Why 'Patience' by I Wear*Experiment is the Best Song of the Year so Far

Patience by I Wear*Experiment is one of the songs competing in the Eesti Laul second semi-final, tonight at 9pm Estonian time on ETV. Below I explain why this unusual gem gets my vote, and why it's my song of the year up to now.

It begins with reverbed guitars, a distant drum, and an ethereal, breezy incantation. It's the kind of beginning you would expect from an edgy electronic band with lots of ambition, and not your typical Eesti Laul pop song. That's what makes 'Patience' by I Wear*Experiment so special.

The first chorus arrives after thirty seconds, but this isn't some bass-dropping release of energy. The way vocalist and keyboardist Johanna Eenma hits the final notes, it fools you into believing that the drums will kick in. Instead, something far cooler happens. A kind of overlaid Gregorian chant replaces the chorus.

"Beautiful patience, flow into my soul, erase the temptation to run back home."

I said in my review of the Eesti Laul songs that I thought 'Patience' was, in its own way, teaching us patience. The more I listen to the unconventional construction of this delicate three-minute song, the more I am convinced of this. The chorus is then repeated twice, before what Eenma describes as "the Phil Collins drums" come in. 

I'd not even considered Phil Collins until that point - but 'In The Air Tonight', the song which that drum intro slyly references, is perhaps the best example of saving the drums - our usual guide to how a pop song moves and breathes, telling us whether a piece of music is fast, slow, joyful or mournful - until late in the record. That solo debut for Collins was, according to Kanye West, a principal inspiration for his masterwork, the album '808s & Heartbreak'. That was the record that sounded like it might destroy West's popularity, containing not barbed rap social commentary, but regretful, angry songs sung by the artist using heavy and deliberately obvious Auto-Tune. That disregard of what his fans seemed to want, and willingness to go on his own path, actually made West into a better artist, though.

'...Air...' actually waits until 3.41 to bring the relief of Collins's drums, having up to that point been kept alive by the thin background pulse of a metronomic drum machine. Collins said in an interview with the Guardian recently that he did not plan to release the songs on his debut album, 'Face Value', to the public - rather they were private demos. That perhaps explains the sheer cheek of one of the greatest rock drummers of all time saving what he was best-known for until the final refrain of his first single.

Eenma explains to me that this was absolutely the band's inspiration. "We tried to create this dynamic effect with bringing the beat in so late and also, as you can hear, from the beginning until the first chorus, the synth is playing only one note. For us it created such tension which was released with the Phil Collins drum break. It was Mikk [Simson]'s idea to mute the drums until the end of the first chorus, an unexpected wish from a drummer."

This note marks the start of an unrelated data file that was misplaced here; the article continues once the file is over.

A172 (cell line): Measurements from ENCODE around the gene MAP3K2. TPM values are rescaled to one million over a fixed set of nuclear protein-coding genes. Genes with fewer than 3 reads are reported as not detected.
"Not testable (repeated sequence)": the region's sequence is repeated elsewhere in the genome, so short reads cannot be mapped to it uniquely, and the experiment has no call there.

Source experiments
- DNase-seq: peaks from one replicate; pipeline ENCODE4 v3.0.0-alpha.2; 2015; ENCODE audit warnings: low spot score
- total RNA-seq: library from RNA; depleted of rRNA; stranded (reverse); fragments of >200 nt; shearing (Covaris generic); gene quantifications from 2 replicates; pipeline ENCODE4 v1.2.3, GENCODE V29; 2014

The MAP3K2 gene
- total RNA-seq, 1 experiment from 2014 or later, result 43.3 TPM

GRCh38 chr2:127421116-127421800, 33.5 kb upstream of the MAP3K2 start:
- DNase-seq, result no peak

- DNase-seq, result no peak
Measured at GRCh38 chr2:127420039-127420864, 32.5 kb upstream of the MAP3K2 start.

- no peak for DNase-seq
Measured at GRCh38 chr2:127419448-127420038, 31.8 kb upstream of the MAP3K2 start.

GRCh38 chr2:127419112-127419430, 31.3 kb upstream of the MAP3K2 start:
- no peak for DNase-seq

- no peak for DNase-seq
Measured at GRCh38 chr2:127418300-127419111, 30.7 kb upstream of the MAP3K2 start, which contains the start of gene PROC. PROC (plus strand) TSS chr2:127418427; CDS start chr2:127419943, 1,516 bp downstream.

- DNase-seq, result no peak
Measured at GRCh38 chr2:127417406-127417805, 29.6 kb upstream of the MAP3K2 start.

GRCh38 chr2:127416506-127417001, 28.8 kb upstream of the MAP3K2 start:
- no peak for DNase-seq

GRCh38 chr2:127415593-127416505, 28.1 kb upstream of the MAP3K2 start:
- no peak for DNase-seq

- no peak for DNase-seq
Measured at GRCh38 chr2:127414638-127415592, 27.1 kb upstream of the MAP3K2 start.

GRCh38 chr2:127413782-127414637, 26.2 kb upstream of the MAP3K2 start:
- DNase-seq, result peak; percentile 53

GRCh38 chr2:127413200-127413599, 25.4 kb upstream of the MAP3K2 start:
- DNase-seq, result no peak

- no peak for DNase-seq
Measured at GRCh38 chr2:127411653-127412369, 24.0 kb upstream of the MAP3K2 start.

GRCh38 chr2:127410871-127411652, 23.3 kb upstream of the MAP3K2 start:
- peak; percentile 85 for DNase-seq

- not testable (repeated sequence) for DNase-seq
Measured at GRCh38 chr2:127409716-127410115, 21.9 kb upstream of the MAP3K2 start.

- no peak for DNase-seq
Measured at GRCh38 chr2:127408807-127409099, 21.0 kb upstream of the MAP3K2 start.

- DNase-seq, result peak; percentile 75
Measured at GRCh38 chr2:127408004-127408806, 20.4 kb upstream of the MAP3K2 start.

In fact, the rhythm kept up by the drums, which guides the listener back to the place you always expected to find yourself, but far later than imagined, is closer to something you might hear from Mick Fleetwood, or Muse's Dominic Howard on 'Time is Running Out' (one of my favourite drumming records). The chorus now makes sense, the longing for closure, to be "higher". You're getting there with the song, and it feels like a destination you've earned, not bought.

So often we are told that pop music is about the first thirty seconds, and it seems in the age of Spotify that producers are nervous of asking audiences to wait for gratification from their music. But 'Patience' is a reaction against this, and a bold statement of intent from a band about to become very big indeed.

Who are I Wear*Experiment, and where have they come from?

I've been a fan of the band since hearing their trilogy of 'Crickets Expire' EPs that culminated with the kickass single "Driving Alone At Night", another bold, ballsy statement song. Multi-instrumentalist Hando Jaksi, the third member of the group, explains. "We met more than 10 years ago, while doing our own separate bands. When being part of Iiris’s band and touring with that crazy party, we realized that the ideas and personalities of the three of us worked well together." Eenma says, "at one moment Hando had some song ideas which needed lovely female vocals and some real drums… and now we are here!"

"Patience was one of the first songs finished for the [forthcoming] album," Jaksi continues, "even though the process of finalising it took very much patience from us. The first moment we realized that the song really worked was when we recorded all the chorus voices and harmonies and just looped it with drums. If the vocals and the beat works, then everything else is just fun and games, but finding the right balance in tension and release needs time."

"For us, 'Patience' sets the tone of the whole album. It combines the essence of the lyrical themes with the sound dynamics and characters. The lyrics were written on a period when we felt real gratefulness for all the help and advice people around us had given us. What we learned the most from creating the songs was to have more patience in all aspects of the process. So basically we learnt that life is not always like in Queen’s 'I Want It All'," a reference to the late-period Brian May wig-out that gives the audience everything at the front of the record, including a thunderous guitar solo in the first thirty seconds.

I Wear*Experiment have shown strength and patience to get where they are today. Now, they need your votes in order to take the next step.